The promise of data mining is compelling, and convinces many. But it’s wrong. We’re not going to find terrorist plots through systems like this, and we’re going to waste valuable resources chasing down false alarms. To understand why, we have to look at the economics of the system.

Security is always a trade-off, and for a system to be worthwhile, the advantages have to be greater than the disadvantages. A national security data mining program is going to find some percentage of real attacks, and some percentage of false alarms. If the benefits of finding and stopping those attacks outweigh the cost — in money, liberties, etc. — then the system is a good one. If not, then you’d be better off spending that cost elsewhere.

Data mining works best when there’s a well-defined profile you’re searching for, a reasonable number of attacks per year, and a low cost of false alarms. Credit card fraud is one of data mining’s success stories: all credit card companies data mine their transaction databases, looking for spending patterns that indicate a stolen card. Many credit card thieves share a pattern — purchase expensive luxury goods, purchase things that can be easily fenced, etc. — and data mining systems can minimize the losses in many cases by shutting down the card. In addition, the cost of false alarms is only a phone call to the cardholder asking him to verify a couple of purchases. The cardholders don’t even resent these phone calls — as long as they’re infrequent — so the cost is just a few minutes of operator time.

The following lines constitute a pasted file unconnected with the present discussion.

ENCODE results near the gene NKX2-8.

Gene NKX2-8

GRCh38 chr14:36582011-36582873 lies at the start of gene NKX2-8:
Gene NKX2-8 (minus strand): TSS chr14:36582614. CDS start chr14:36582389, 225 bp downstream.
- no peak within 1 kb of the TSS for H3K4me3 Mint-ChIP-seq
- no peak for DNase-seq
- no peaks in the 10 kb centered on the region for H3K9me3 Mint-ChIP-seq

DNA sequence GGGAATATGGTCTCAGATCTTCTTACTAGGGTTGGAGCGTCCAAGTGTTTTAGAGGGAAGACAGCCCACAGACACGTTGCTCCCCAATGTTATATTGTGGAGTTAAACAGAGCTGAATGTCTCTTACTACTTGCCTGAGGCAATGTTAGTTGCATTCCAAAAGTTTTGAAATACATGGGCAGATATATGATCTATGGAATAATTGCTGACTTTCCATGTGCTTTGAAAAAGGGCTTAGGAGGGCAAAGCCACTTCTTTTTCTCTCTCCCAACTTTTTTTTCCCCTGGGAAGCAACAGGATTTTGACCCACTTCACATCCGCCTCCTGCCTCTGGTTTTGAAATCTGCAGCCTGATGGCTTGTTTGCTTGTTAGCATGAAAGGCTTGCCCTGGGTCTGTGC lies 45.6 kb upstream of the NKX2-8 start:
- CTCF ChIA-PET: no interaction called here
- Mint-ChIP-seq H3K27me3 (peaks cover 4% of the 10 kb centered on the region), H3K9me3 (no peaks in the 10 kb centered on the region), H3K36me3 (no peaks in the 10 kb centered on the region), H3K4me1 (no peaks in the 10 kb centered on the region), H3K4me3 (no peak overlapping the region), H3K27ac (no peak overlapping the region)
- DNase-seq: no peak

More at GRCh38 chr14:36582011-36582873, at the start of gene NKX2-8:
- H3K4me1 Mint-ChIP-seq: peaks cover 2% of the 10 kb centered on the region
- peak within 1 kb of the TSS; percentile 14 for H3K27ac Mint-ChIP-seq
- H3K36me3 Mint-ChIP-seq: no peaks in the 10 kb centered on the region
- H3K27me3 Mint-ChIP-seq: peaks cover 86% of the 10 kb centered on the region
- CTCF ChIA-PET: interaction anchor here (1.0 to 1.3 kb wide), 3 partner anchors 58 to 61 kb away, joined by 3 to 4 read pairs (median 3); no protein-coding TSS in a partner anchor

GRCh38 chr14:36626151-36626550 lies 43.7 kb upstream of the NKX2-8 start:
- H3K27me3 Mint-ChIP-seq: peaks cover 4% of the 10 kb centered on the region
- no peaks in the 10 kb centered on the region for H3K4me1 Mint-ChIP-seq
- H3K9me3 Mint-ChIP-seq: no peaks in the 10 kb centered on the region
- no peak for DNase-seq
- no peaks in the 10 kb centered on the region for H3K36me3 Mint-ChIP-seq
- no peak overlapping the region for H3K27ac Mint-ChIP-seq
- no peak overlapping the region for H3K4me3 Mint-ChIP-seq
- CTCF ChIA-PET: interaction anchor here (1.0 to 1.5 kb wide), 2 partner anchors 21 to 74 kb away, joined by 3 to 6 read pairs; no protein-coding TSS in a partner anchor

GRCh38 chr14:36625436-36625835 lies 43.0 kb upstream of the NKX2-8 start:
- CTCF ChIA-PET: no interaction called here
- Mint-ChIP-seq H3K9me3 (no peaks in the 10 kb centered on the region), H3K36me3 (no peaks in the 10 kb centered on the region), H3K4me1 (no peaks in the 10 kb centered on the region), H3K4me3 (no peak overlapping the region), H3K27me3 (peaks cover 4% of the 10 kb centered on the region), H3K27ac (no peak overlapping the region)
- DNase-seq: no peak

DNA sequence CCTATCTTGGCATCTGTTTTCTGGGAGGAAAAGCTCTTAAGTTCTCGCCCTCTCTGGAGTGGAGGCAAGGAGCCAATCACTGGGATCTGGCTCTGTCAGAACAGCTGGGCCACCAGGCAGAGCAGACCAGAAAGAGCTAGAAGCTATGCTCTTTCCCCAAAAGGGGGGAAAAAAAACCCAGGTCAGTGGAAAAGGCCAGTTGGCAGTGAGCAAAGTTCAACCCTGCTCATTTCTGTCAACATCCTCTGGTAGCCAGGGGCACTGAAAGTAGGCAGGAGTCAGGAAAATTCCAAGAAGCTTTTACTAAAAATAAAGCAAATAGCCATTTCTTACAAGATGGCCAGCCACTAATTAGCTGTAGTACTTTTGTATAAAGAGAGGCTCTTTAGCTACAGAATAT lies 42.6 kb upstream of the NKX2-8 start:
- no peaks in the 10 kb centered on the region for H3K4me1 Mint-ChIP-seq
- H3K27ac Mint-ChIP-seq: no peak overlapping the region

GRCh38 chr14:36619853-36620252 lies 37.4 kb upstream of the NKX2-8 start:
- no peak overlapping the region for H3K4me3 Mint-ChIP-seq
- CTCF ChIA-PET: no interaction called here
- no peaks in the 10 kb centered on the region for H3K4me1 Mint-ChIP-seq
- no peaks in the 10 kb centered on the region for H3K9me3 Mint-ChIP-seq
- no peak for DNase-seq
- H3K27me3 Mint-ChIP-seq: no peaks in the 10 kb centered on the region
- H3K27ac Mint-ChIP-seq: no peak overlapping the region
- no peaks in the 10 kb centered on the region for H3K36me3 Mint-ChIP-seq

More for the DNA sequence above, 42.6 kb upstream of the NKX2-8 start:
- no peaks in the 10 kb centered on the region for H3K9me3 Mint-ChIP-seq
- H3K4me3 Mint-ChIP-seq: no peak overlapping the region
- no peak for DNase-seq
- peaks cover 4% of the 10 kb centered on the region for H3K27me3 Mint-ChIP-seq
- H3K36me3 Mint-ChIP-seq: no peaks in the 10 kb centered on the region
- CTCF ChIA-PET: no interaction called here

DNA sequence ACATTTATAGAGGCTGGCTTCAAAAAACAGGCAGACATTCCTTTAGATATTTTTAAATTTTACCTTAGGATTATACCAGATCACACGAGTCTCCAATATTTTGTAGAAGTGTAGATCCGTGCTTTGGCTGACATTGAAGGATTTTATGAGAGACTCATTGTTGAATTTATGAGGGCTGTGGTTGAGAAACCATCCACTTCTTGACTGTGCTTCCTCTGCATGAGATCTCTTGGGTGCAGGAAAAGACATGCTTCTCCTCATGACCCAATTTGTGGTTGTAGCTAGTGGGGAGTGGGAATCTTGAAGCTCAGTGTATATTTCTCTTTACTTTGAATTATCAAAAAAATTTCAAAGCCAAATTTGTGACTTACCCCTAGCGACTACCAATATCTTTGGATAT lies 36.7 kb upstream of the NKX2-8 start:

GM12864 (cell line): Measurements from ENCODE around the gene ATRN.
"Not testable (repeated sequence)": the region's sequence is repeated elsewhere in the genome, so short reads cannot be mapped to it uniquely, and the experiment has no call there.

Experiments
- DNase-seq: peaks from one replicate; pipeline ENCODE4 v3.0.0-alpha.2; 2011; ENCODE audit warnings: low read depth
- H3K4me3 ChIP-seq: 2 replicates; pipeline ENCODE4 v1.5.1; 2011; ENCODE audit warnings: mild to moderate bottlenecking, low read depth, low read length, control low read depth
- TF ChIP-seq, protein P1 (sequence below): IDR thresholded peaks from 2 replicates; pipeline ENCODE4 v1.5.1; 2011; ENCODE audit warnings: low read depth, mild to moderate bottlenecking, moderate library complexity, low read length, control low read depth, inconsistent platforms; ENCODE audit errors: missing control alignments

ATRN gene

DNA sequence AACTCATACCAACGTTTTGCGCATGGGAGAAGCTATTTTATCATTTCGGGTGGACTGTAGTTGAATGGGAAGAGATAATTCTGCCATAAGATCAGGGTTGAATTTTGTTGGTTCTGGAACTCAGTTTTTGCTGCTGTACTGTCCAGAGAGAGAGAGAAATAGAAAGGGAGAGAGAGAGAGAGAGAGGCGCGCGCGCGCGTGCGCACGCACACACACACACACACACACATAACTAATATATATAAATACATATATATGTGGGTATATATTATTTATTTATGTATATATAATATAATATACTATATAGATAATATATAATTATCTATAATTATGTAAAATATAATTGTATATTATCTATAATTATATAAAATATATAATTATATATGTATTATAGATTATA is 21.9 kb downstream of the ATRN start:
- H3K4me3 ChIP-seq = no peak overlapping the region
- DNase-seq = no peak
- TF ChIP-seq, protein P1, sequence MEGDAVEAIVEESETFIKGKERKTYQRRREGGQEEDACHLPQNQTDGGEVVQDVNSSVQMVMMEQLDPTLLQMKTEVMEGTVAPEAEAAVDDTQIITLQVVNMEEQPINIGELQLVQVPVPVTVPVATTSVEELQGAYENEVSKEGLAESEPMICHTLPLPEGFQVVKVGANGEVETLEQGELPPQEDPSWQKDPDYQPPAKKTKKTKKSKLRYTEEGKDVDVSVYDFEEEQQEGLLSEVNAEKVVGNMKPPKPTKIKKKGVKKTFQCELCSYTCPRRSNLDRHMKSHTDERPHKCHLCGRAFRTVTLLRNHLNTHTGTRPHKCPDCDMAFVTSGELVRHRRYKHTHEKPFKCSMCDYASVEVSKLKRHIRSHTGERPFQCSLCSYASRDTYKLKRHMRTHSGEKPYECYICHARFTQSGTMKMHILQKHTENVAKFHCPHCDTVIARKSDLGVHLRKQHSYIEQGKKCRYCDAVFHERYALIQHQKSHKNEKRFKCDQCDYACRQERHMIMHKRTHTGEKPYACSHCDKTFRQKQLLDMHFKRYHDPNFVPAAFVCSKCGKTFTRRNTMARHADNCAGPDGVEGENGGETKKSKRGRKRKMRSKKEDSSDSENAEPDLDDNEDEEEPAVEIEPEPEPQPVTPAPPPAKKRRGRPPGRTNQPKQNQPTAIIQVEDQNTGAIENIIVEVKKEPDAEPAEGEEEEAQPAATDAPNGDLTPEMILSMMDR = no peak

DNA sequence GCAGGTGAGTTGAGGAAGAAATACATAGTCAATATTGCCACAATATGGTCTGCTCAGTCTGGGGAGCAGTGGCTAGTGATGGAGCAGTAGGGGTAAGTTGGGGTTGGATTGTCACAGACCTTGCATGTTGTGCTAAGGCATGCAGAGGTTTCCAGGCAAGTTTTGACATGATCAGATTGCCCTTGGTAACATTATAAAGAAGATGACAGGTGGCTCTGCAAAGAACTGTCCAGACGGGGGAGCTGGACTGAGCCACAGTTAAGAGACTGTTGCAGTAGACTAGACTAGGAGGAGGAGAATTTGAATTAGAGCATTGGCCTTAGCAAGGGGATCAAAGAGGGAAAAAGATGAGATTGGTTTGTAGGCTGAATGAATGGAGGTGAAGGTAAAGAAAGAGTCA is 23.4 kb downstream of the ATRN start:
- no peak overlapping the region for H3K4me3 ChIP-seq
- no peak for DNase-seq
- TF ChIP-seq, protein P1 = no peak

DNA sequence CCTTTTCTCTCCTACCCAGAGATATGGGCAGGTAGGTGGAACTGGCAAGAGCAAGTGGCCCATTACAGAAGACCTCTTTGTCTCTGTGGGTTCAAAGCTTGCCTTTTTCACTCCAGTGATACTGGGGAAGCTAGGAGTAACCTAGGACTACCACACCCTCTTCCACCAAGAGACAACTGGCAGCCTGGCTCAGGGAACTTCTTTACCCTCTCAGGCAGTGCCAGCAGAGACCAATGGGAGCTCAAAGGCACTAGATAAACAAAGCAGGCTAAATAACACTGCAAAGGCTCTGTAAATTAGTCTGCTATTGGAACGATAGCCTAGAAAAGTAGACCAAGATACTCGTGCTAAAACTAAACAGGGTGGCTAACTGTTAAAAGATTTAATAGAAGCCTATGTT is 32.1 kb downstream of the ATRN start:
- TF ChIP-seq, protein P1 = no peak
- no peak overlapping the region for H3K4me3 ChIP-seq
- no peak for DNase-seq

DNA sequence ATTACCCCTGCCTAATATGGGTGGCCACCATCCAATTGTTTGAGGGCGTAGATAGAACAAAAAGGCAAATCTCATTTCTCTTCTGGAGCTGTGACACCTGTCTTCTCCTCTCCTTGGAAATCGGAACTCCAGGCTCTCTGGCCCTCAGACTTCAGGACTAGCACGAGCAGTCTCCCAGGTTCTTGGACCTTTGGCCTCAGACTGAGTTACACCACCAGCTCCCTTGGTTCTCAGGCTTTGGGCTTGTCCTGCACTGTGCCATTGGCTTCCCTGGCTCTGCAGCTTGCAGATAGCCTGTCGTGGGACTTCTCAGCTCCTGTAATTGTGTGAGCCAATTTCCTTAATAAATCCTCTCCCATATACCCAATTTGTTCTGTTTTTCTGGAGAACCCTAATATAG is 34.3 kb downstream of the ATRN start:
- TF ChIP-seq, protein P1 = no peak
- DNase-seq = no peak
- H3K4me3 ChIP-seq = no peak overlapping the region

Terrorist plots are different. There is no well-defined profile, and attacks are very rare. Taken together, these facts mean that data mining systems won’t uncover any terrorist plots until they are very accurate, and that even very accurate systems will be so flooded with false alarms that they will be useless.

All data mining systems fail in two different ways: false positives and false negatives. A false positive is when the system identifies a terrorist plot that really isn’t one. A false negative is when the system misses an actual terrorist plot. Depending on how you “tune” your detection algorithms, you can err on one side or the other: you can increase the number of false positives to ensure that you are less likely to miss an actual terrorist plot, or you can reduce the number of false positives at the expense of missing terrorist plots.